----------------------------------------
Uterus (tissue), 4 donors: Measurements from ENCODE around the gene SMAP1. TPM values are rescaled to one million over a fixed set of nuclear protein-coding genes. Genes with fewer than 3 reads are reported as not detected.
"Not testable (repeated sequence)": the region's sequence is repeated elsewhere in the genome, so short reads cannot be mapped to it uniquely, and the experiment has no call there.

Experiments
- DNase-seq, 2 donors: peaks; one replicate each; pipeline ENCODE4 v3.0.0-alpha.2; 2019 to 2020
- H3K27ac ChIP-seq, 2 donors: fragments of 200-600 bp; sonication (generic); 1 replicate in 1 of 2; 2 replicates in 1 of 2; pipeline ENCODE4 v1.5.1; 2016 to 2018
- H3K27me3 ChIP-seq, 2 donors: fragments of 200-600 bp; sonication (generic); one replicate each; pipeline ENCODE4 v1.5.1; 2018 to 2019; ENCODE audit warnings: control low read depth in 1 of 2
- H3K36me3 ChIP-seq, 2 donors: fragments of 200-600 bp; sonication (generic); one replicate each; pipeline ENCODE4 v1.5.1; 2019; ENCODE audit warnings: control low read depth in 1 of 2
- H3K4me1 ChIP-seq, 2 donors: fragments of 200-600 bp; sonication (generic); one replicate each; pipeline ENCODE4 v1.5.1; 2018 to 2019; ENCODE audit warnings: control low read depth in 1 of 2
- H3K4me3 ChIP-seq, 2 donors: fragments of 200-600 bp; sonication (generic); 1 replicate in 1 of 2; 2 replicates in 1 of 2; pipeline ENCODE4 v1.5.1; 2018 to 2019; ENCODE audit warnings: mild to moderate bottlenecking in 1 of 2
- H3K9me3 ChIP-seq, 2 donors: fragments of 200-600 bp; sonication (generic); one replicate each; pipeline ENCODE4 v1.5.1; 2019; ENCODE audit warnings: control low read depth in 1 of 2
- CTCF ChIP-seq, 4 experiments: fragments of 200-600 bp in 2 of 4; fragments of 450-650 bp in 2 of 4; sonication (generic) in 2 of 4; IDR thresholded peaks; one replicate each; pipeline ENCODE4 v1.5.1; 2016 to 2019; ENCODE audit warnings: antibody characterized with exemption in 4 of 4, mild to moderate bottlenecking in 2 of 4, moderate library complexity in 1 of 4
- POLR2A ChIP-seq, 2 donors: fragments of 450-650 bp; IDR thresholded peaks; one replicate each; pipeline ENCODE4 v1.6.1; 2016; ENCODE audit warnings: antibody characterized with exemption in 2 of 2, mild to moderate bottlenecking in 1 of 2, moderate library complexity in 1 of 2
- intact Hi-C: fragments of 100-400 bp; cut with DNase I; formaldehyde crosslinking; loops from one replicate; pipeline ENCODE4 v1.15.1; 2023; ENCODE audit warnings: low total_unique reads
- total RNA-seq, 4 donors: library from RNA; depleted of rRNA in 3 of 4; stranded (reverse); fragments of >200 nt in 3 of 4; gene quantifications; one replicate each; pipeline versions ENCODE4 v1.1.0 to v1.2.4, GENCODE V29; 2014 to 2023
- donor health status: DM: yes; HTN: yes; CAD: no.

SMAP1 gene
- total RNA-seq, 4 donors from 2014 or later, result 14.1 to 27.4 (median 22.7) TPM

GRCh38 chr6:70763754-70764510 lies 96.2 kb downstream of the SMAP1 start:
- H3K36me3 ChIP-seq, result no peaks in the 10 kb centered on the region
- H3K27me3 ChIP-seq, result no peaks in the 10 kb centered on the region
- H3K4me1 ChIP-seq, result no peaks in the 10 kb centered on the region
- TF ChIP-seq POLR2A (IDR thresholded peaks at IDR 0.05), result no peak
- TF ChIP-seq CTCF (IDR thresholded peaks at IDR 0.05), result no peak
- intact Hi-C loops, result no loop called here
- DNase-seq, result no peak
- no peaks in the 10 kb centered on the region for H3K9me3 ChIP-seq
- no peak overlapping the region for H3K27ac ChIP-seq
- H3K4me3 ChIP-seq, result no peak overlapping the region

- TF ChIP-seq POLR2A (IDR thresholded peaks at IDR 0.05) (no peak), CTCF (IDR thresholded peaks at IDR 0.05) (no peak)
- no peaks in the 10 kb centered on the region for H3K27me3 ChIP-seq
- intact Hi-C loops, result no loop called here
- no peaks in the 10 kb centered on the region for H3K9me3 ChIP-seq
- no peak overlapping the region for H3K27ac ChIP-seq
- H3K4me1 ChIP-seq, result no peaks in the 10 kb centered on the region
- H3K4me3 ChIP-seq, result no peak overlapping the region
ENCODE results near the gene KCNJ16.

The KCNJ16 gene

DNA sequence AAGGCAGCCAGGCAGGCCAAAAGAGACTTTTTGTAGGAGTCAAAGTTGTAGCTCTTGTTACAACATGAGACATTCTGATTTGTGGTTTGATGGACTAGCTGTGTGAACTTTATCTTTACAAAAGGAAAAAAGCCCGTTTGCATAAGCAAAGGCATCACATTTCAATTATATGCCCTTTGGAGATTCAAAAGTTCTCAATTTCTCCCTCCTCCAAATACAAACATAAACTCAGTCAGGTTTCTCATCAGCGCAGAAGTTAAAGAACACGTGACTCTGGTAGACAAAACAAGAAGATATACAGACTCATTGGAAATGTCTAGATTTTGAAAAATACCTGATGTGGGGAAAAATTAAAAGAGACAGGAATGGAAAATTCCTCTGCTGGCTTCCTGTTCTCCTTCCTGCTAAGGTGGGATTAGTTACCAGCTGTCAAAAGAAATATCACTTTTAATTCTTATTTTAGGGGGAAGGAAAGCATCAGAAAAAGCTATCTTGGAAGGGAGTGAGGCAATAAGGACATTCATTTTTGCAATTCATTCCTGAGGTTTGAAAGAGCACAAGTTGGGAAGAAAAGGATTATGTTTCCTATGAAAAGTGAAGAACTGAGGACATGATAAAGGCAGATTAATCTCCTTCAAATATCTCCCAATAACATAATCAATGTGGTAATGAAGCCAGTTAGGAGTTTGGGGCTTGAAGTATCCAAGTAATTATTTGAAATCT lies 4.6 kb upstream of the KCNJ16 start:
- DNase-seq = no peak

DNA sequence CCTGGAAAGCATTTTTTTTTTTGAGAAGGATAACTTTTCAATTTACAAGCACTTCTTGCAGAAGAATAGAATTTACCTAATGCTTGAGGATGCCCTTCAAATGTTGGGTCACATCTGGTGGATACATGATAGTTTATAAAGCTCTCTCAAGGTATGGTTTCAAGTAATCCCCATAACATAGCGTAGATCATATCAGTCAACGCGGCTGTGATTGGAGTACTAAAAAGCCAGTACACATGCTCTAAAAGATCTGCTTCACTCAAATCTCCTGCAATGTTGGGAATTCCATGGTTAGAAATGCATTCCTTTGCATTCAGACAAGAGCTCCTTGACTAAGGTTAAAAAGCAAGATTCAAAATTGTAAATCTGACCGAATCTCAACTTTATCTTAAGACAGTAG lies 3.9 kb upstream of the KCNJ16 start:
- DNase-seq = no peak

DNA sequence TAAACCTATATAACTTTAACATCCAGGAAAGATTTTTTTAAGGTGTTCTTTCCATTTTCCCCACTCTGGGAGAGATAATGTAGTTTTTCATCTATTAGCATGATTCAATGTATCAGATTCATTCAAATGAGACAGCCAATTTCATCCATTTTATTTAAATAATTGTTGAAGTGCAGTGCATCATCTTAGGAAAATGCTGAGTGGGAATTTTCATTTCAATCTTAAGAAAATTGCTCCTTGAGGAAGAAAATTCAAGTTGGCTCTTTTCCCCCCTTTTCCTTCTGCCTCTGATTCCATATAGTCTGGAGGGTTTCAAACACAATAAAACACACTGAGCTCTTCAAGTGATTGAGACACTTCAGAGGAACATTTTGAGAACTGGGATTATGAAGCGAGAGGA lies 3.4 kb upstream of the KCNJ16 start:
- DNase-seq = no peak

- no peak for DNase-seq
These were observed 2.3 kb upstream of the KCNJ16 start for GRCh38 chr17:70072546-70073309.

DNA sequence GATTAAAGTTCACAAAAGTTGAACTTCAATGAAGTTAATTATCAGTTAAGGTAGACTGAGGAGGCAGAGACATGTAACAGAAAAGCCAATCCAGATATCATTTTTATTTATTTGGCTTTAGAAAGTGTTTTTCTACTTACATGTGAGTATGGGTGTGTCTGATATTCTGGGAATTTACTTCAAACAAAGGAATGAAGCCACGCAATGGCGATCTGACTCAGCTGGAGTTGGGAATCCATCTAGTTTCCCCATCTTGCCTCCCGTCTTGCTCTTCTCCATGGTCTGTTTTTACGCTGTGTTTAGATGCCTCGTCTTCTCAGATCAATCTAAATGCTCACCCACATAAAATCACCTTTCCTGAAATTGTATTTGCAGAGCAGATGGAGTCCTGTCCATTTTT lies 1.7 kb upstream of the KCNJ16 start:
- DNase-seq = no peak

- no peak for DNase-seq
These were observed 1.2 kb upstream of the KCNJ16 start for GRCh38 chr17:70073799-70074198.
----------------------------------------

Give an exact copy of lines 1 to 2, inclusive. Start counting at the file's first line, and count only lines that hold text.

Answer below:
Uterus (tissue), 4 donors: Measurements from ENCODE around the gene SMAP1. TPM values are rescaled to one million over a fixed set of nuclear protein-coding genes. Genes with fewer than 3 reads are reported as not detected.
"Not testable (repeated sequence)": the region's sequence is repeated elsewhere in the genome, so short reads cannot be mapped to it uniquely, and the experiment has no call there.